Sustainable Pulse Director, Henry Rowlands, commented on the shocking news on Thursday; "This just shows what happens when a company doesn't do its homework before making a huge investment. Bayer will struggle to recover from the Monsanto fiasco and investors in the company are obviously now very concerned. The only way out of this mess for Bayer is to stop selling glyphosate-based herbicides."
The group said it was looking at options - that could include a sale - for the Coppertone sunscreen and Dr. Scholl's foot care products from the consumer healthcare division it bought from Merck & Co in 2014 for $14 billion.
It will also divest its animal health division, the number five player in the industry, which analysts have said could fetch 6-7 billion euros ($7.9 billion).
The unit, the largest maker of flea and tick control products for cats and dogs and a supplier of livestock veterinary drugs, had sales of 1.57 billion euros in 2017, accounting for about 4.5 percent of group revenues.
Bayer will also seek a buyer for its 60-percent stake in German chemical production site services provider Currenta.
Monday November 26 2018
'Inspiration leader': Indigenous activist Bonita Mabo dies
Warning: Aboriginal and Torres Strait Islander readers are warned that the below articles contain images of deceased persons.
By Biwa Kwan
Bonita Mabo, who fought for Indigenous land rights alongside her husband, Eddie 'Koiki' Mabo, has died.
Dr Mabo's family said she passed away peacefully at 12.30am this morning, surrounded by her loved ones.
Robert Cole described the achievements of his cousin, Dr Mabo, and her husband as extraordinary.
"What they achieved was not for themselves. It was for the nation," he said in a statement supplied to NITV News.
The Australian South Sea Islander Alliance also released a statement confirming the death of their honorary patron.
"It is with a heavy heart that the ASSIPJ Board write to extend our condolences to the Mabo family for the loss of their Mother, Sister, Aunty, Cousin and Grandmother on this very day," the statement said.
The Australian South Sea Islander Alliance says Australia has lost one of the greatest matriarchs of all time (Supplied)
"Aunty Bonita's contribution to social justice and human rights for First Nations People and the Australian South Sea Islander recognition was monumental and relentless. A formidable 'Woman Tanna' Aunty Bonita will be greatly missed as Australia has lost one of the greatest matriarchs of all time."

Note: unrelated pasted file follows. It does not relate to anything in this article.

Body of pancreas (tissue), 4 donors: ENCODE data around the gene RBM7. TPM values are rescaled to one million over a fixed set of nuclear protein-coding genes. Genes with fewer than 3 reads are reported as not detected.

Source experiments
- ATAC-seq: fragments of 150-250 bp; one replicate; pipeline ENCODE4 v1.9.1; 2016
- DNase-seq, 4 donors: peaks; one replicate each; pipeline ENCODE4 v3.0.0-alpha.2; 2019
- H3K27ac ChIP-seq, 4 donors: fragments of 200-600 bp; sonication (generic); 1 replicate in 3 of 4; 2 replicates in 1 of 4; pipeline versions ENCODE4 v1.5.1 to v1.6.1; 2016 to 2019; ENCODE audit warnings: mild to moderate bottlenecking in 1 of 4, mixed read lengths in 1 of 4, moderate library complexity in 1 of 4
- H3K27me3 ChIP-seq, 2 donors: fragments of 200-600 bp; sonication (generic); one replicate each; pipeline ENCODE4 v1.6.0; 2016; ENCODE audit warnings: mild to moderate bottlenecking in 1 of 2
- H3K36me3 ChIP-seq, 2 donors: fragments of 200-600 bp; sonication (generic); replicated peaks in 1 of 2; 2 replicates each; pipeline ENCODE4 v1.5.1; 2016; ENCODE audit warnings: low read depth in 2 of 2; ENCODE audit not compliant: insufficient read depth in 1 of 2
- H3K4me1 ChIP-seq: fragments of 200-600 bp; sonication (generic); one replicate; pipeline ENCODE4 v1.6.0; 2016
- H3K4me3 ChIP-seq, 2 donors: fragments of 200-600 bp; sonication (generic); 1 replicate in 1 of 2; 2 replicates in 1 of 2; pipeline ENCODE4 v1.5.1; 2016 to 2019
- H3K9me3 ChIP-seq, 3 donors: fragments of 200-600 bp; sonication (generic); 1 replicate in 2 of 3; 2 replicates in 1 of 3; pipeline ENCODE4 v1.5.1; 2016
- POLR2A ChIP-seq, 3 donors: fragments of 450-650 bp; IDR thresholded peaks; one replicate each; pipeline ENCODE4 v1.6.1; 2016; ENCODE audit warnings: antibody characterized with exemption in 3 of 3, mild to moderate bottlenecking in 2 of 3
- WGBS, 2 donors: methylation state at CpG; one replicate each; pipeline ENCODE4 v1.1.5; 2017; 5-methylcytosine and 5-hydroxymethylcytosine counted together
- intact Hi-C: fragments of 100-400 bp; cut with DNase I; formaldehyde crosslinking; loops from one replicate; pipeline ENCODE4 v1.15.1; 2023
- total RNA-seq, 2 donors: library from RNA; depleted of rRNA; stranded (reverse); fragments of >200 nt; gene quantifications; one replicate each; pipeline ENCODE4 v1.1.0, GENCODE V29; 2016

Last week, Dr Mabo's work was recognised by James Cook University with an honorary doctorate.
Robert Cole said Dr Mabo was very proud of that award.
"[She] was very happy that day but as soon as the James Cook University presentation was over, she went to bed and didn't talk much more afterwards," he said.
Bonita Mabo receives one of James Cook University's highest awards, an Honorary Doctor of Letters (Mikaela Smith/IERC/James Cook University)
The university award took note of her 45 years of campaigning for the rights of Indigenous Australians and Australian South Sea Islanders.
She co-founded the Black Community School in Townsville, the country's first Indigenous community school.
She also served 10 years on the Central Queensland Land Council during which time she assisted her late husband in the historic Mabo High Court case which acknowledged the presence and land rights of Indigenous Australians in Australia prior to British colonisation in 1788.
"We can all take inspiration from Bonita's courage and determination," James Cook Chancellor Bill Tweddell said at the time.
Bonita Mabo (The Australian South Sea Islander Alliance)
'Gentle and inspirational' - Tributes were posted on social media.
Chief executive of SA Aboriginal Legal Rights Movement Cheryl Axleby described Bonita Mabo as "one of the most wonderful, gentle and inspirational Elder and Leader".
Just heard the sad news of the passing of one of the most wonderful, gentle and inspirational Elder and Leader! Sending much love, respect and condolences to the Mabo families xxxxx Cheryl Axleby (@AxCheryl) November 26, 2018
Co-Chair of National Naidoc Week Committee John Paul Janke invoked the slogan from this year's Naidoc Week: "Because of Her, We Can.": Vale Dr Bonita Mabo AO...Because of Her, We Can. John Paul Janke (@jpjanke) November 26, 2018
The national body representing Aboriginal health groups, NACCHO, passed on its condolences: "Our thoughts are with the Mabo family for your very sad loss," the group posted on Twitter.